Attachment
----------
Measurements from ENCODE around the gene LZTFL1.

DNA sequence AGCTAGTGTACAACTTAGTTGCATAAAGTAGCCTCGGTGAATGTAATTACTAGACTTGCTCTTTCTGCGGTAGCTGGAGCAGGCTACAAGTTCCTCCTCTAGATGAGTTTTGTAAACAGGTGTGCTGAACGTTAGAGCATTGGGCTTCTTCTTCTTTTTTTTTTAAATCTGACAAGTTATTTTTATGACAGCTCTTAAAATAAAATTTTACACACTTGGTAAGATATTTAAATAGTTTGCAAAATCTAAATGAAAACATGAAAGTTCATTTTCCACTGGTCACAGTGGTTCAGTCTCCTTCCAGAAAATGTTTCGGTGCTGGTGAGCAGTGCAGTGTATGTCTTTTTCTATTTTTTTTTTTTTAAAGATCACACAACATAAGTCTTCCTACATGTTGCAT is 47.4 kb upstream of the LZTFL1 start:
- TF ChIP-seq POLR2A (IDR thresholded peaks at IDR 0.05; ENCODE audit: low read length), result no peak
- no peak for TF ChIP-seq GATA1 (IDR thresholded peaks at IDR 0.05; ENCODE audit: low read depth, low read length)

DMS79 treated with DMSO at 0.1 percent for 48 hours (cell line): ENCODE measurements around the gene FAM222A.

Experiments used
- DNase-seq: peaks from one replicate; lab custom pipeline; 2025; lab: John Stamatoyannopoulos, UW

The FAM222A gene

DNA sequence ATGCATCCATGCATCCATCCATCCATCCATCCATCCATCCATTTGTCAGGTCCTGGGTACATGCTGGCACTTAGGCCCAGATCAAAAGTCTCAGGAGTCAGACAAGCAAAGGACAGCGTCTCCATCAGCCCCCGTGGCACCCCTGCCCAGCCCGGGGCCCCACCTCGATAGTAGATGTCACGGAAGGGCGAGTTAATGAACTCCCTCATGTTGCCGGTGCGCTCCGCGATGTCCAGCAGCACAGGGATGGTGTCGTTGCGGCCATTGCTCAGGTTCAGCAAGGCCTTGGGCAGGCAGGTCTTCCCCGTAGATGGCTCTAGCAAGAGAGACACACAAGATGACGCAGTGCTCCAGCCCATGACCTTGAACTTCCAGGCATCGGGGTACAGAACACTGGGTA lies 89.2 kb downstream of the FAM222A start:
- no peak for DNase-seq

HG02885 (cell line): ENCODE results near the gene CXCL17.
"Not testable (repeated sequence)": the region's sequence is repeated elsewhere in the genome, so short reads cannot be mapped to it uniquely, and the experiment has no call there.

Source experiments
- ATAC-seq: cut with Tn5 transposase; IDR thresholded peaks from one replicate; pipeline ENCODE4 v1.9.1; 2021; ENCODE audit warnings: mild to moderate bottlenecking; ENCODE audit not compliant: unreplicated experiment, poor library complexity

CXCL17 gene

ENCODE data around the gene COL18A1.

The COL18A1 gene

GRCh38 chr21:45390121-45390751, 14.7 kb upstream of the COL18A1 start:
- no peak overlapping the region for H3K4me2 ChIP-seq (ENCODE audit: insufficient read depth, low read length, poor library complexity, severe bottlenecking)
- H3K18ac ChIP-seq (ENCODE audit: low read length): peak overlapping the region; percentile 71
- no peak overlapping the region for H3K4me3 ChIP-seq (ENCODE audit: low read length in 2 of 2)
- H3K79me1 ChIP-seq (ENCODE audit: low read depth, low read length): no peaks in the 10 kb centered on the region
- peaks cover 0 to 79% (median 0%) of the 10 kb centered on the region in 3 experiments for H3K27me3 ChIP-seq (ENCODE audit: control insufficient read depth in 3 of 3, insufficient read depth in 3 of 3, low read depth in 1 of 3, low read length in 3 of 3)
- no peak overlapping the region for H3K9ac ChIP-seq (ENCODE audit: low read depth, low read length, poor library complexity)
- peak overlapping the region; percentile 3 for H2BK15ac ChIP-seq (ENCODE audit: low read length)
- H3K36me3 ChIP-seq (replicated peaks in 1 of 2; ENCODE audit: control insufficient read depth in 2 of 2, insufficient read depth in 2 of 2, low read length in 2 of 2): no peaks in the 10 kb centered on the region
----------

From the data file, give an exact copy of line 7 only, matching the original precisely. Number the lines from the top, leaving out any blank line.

- DNase-seq: peaks from one replicate; lab custom pipeline; 2025; lab: John Stamatoyannopoulos, UW